Judicial Subversion: The Effects of Political Power on Court Outcomes. Journal of Public Economics, 217 (2023). (with Henrik Sigstad).

Are politicians in power treated more leniently in court? We show that Brazilian mayoral candidates charged with misconduct are 65 percent less likely to be convicted if they narrowly win the election. Politicians play no direct role in the judges’ careers, suggesting that formal independence does not completely insulate the judiciary from political influence. The effect is driven by districts with few judges and by judges with higher career instability.

Education for Control and Liberation in Africa and Among the Black Diaspora. Comparative Education Review, forthcoming. (with Dozie Okoye, Shourya Sen, and Leonard Wantchekon). [New accepted version]

We review research on the history of education policy in colonial sub-Saharan Africa and among the African diaspora in the US and Brazil through a political economy lens. While the supply of education has been severely constricted in all of these cases, demand for education has been strong. Thus, even as authoritarian states have attempted to restrict educational supply as a means for social control, the strength of the demand—and the pedagogical, organizational, and political innovations that accompanied this demand—illustrate the power of education to empower marginalized communities.

Working papers

Slave resistance, cultural transmission, and Brazil’s long-run economic development. [New version coming soon]

I show that ethnic territories connected to slave resistance, called quilombos, have a robust positive relationship with local economic development in Brazil. Based on the history of the quilombos, I propose a mechanism where initial religious beliefs and African iron-working and other high-valued skills are perpetuated in the long run through cultural-religious intergenerational transmission. First, I divide the Brazilian territory in virtual municipality cells of approximately 11 x 11 kilometers, which makes possible an extensive use of fixed effects, and show that cells with more quilombos have more economic activity proxied by nightlights. Second, I employ a randomization inference approach with alternative spatial configurations of counterfactual quilombos. I then show that proximity to quilombos is related to more high-skilled and metal-related occupations and a wide array of cultural-religious outcomes, such as higher cultural activities, community trust, and collective action.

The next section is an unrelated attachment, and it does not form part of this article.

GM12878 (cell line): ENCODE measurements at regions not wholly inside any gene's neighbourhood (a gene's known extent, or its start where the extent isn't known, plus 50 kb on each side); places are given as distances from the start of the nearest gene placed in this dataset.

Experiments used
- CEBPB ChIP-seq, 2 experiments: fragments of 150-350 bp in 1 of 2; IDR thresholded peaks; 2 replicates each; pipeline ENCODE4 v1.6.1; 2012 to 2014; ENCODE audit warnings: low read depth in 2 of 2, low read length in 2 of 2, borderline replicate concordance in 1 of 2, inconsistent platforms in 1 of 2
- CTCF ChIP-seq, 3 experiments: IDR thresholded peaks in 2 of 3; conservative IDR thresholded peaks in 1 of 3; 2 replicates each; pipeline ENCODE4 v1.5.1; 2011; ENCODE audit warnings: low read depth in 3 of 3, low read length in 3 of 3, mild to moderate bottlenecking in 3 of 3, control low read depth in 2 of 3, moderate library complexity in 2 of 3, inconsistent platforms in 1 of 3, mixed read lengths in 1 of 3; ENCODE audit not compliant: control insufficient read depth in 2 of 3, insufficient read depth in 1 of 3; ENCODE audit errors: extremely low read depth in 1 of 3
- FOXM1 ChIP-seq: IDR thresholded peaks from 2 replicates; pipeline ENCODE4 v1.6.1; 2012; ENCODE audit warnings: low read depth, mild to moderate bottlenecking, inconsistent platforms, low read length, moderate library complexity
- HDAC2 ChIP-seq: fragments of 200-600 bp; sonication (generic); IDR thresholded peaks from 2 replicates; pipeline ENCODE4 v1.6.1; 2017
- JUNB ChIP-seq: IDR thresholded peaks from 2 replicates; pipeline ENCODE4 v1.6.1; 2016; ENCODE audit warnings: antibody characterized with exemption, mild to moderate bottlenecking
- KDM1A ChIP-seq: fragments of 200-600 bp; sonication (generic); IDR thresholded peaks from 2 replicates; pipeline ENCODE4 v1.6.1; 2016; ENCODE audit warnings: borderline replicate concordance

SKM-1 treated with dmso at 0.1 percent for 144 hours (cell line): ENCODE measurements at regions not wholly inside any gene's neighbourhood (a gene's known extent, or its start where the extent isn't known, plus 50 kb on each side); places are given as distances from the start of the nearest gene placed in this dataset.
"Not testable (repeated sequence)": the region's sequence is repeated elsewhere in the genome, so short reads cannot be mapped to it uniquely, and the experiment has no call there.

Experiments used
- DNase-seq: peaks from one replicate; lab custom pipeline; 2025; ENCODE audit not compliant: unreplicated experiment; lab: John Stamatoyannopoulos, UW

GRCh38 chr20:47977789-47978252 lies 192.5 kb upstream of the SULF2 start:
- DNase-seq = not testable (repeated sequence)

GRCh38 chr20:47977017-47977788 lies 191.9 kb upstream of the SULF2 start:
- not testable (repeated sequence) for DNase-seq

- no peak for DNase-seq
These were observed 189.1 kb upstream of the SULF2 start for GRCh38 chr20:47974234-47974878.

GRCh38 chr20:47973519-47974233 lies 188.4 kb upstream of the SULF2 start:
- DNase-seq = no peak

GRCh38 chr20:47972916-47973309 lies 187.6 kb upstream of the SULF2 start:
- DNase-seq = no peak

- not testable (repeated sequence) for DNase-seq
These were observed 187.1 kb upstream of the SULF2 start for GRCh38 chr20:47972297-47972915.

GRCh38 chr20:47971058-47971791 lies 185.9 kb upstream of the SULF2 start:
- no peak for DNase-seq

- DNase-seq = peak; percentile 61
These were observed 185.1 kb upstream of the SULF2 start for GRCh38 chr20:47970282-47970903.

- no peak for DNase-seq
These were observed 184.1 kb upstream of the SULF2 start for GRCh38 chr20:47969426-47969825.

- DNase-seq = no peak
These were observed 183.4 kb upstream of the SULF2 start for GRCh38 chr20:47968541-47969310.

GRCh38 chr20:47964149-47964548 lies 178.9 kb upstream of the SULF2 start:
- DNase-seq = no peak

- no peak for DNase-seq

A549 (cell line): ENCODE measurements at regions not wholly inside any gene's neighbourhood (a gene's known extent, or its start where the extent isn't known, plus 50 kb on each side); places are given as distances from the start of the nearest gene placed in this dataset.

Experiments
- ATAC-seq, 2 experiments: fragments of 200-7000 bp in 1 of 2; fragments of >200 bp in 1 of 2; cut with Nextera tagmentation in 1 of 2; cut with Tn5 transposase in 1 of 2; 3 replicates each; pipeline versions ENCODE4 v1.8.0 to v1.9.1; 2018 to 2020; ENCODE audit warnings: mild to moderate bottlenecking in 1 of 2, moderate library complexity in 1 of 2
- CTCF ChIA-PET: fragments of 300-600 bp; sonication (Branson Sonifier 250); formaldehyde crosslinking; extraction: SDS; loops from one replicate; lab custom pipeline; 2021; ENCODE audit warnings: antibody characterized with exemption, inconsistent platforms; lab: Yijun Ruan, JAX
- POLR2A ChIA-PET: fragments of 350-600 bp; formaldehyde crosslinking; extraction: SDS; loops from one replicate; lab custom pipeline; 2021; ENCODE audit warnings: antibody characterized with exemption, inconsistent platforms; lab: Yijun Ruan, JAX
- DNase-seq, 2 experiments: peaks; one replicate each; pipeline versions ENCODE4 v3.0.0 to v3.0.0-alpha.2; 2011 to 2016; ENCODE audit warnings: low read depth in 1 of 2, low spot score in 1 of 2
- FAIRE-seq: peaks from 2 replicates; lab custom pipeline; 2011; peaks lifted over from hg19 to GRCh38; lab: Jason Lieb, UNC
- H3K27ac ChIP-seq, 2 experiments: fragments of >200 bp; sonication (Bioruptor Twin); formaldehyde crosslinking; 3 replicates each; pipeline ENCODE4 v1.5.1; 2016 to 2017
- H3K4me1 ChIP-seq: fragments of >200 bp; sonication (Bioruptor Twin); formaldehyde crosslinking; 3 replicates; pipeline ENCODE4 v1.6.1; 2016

Estimating a Behavioral New Keynesian Model. (with Joaquim Andrade and Pedro Cordeiro). [Latest version: December 2019]

This paper analyzes identification issues of a behavorial New Keynesian model and estimates it using likelihood-based and limited-information methods with identification-robust confidence sets. The model presents some of the same difficulties that exist in simple benchmark DSGE models, but the analytical solution is able to indicate in what conditions the cognitive discounting parameter (attention to the future) can be identified and the robust estimation methods is able to confirm its importance for explaining the proposed behavioral model.

Work in progress

Living Standards in Brazil: Bahia, 1574-1920. (with Nuno Palma). [WP coming soon]

Old But Gold. (with Diogo Baerlocher, Diego Firmino, Eustáquio Reis, and Henrique Veras).

Judicial Connections. (with Diogo Britto, Breno Sampaio, Henrik Sigstad, and Alexandre Fonseca).

Intergenerational impacts of the Benin returnees following the Bahia slave rebellion of 1835. (with Leonard Wantchekon).

Judicialization of Politics: Evidence from Brazilian local elections. (with Moya Chin and Henrik Sigstad).

Geography, slavery, and income: A spatial equilibrium approach. (with Eustáquio Reis).

Book chapters

Acesso à terra, escolha ocupacional e o diferencial de produtividade agrícola entre pequenos produtores. 2016. In: J.E.R. Vieira Filho and J.G. Gasques, ed., Agricultura, transformação produtiva e sustentabilidade. Brasília: IPEA.

Policy work

Development without Deforestation. 2014. Policy in Focus. UNDP/International Policy Centre for Inclusive Growth. (Specialist Guest Editor with Carlos Castro). Also in Portuguese.